The beginning of a series: “How do I know the Catholic Church is the Church Jesus founded?”
It is a commonplace of Catholic apologetics that we claim that “the Catholic Church is the Church Jesus founded.” On the other hand, opponents charge that the Catholic Church was in fact founded at some later date, often said to be the fourth century, when the Roman emperor Constantine is a usual suspect for some charge of “invention” or another, or some other arbitrary date. Both these claims are empty without evidence. What is the evidence for the Catholic claim and how can we evaluate it?
In a world with so many churches, how can we know which is the one Jesus actually founded? Can we even know? Is it even a valid claim at all to say that Jesus founded one Church?
Examining Scripture, Protestants tend to emphasize the apparent independence of the churches in the New Testament: The various apostles fanning out across the world founded churches, not one Church, they say:
And when they had appointed elders for them in every church, with prayer and fasting they committed them to the Lord in whom they believed. (Acts 14:23)
And [Paul] went through Syria and Cilicia, strengthening the churches. … So the churches were strengthened in the faith, and they increased in numbers daily. (Acts 15:41, 16:5)
But is it truly good ecclesiology to claim that each individual church was independent of one another? Is this assumption consistent with the rest of the New Testament — or are there assumptions being overlooked by this very premise? I would argue that the very fact of the collective plural — the churches referred to as a group — betrays a unity that countermands this whole argument.
Greet one another with a holy kiss. All the churches of Christ greet you. (Romans 16:16)
All the churches greet the church of Rome with one voice — and one man, Paul, has the authority to speak for them.
Only, let every one lead the life which the Lord has assigned to him, and in which God has called him. This is my rule in all the churches. (1 Corinthians 7:17)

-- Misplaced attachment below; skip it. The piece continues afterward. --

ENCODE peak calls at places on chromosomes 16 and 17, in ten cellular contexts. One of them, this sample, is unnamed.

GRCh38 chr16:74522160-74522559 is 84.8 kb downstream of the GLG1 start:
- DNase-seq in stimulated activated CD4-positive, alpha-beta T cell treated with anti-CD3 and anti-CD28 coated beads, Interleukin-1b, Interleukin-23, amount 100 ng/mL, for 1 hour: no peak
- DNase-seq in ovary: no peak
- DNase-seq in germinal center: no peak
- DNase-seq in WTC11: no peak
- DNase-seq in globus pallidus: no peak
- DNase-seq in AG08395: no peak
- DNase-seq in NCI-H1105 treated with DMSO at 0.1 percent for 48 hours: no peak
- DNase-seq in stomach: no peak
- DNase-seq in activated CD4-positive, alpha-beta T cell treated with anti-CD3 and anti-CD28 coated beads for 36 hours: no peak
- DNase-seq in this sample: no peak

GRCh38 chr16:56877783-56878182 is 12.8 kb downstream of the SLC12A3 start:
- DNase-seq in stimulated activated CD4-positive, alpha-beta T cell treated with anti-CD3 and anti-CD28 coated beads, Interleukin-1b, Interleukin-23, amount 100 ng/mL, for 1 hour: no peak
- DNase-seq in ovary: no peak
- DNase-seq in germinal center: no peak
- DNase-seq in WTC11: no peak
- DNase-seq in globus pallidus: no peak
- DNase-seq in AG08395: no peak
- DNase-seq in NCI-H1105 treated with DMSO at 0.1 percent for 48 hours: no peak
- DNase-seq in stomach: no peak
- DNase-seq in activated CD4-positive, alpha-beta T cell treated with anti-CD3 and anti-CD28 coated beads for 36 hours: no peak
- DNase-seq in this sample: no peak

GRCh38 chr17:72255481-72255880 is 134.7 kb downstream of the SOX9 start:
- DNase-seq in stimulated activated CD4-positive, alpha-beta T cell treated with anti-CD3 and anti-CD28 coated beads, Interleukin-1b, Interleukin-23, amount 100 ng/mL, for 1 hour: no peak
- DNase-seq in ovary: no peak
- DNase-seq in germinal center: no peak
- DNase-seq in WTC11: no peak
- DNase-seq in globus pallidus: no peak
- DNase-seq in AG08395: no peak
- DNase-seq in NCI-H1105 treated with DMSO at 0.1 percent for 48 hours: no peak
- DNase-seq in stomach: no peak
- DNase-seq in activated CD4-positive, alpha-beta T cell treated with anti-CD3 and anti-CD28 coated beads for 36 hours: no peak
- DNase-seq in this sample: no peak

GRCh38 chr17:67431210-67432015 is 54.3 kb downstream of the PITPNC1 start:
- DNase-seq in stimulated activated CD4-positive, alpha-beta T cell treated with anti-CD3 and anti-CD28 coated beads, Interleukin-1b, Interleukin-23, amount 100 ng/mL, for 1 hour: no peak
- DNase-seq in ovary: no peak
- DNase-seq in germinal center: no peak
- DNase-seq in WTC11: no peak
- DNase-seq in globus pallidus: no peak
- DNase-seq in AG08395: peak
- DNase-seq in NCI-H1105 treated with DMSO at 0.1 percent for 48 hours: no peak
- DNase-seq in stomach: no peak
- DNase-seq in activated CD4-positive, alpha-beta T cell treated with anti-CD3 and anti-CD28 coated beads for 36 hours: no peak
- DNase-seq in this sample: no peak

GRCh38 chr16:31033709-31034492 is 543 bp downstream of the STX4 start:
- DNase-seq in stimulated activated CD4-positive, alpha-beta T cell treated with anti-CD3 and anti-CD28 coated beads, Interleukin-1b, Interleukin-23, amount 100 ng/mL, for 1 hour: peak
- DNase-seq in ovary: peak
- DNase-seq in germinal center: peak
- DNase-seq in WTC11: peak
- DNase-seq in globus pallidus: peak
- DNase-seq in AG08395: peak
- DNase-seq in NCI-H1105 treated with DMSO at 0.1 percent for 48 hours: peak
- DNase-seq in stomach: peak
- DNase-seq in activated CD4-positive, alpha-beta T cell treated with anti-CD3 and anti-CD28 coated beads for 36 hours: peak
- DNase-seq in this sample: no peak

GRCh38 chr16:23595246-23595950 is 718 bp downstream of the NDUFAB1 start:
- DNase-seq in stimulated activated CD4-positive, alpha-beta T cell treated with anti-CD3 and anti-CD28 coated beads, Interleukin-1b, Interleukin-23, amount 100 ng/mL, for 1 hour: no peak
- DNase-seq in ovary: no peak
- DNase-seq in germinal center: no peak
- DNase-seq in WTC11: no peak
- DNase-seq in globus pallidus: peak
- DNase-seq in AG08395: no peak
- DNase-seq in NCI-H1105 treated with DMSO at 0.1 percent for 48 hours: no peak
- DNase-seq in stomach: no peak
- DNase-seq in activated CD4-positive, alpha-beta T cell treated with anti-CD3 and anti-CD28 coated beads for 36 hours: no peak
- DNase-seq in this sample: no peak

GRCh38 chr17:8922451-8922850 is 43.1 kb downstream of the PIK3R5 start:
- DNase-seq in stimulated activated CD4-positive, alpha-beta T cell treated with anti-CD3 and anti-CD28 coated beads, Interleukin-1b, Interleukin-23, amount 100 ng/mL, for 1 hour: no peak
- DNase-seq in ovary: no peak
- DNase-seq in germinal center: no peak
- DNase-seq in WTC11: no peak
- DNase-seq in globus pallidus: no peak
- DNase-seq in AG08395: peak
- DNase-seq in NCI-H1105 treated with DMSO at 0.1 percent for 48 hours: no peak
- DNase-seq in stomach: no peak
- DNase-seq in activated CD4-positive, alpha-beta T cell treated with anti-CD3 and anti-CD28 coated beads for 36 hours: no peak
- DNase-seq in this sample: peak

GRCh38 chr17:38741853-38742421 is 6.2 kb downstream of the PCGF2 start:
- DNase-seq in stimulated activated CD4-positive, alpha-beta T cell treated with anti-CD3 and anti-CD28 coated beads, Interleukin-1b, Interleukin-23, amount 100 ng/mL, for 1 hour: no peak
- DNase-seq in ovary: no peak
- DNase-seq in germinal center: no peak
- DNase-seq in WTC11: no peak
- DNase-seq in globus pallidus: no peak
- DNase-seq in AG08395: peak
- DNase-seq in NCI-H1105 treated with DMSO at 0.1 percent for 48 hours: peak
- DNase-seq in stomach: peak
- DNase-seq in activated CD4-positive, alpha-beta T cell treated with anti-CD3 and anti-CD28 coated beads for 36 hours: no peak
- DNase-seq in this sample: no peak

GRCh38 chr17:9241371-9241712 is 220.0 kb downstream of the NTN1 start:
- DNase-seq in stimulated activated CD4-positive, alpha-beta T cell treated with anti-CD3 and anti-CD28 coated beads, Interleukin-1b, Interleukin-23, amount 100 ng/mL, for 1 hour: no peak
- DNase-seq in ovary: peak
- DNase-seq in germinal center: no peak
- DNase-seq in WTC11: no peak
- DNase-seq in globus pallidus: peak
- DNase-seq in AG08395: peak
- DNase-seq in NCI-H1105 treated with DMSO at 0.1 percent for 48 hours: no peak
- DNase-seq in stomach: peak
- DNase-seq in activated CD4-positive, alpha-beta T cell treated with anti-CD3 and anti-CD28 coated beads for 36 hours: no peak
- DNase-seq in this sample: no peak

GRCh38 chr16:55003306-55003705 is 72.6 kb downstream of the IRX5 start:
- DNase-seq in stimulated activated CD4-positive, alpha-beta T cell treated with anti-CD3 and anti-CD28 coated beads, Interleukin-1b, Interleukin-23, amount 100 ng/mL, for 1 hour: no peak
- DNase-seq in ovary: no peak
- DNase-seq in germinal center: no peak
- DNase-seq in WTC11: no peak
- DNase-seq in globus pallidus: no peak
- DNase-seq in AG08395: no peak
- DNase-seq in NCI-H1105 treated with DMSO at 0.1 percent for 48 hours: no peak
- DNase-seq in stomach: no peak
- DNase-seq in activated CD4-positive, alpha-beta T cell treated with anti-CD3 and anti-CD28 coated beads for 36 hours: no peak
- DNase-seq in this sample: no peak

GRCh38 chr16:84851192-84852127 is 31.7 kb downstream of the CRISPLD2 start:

Likewise, Paul has the same, singular, recognized authority over all the churches. Does their unitary submission to the same leaders not contradict any notion of “independence”?
Does anything at all in the New Testament really suggest that these individual churches were truly independent of one another? On the contrary, the very fact that we have a unified collection of Christian documents known as the New Testament attests that all the churches were, in the beginning and for some time thence, unified in the same mind and purpose.
In fact, that is exactly what St. Paul admonishes again and again:
So if there is any encouragement in Christ, any incentive of love, any participation in the Spirit, any affection and sympathy, complete my joy by being of the same mind, having the same love, being in full accord and of one mind. (Philippians 2:1–2)
I appeal to you, brethren, by the name of our Lord Jesus Christ, that all of you agree and that there be no dissensions among you, but that you be united in the same mind and the same judgment. (1 Corinthians 1:10)
Being of one mind, in full accord, of the same judgment and same love: this requires a constant, conscious, and active agreement, both within churches and without: a guiding of one church to another, a submission of one’s independence and a commitment to communion.
Next time: “One Body in Christ”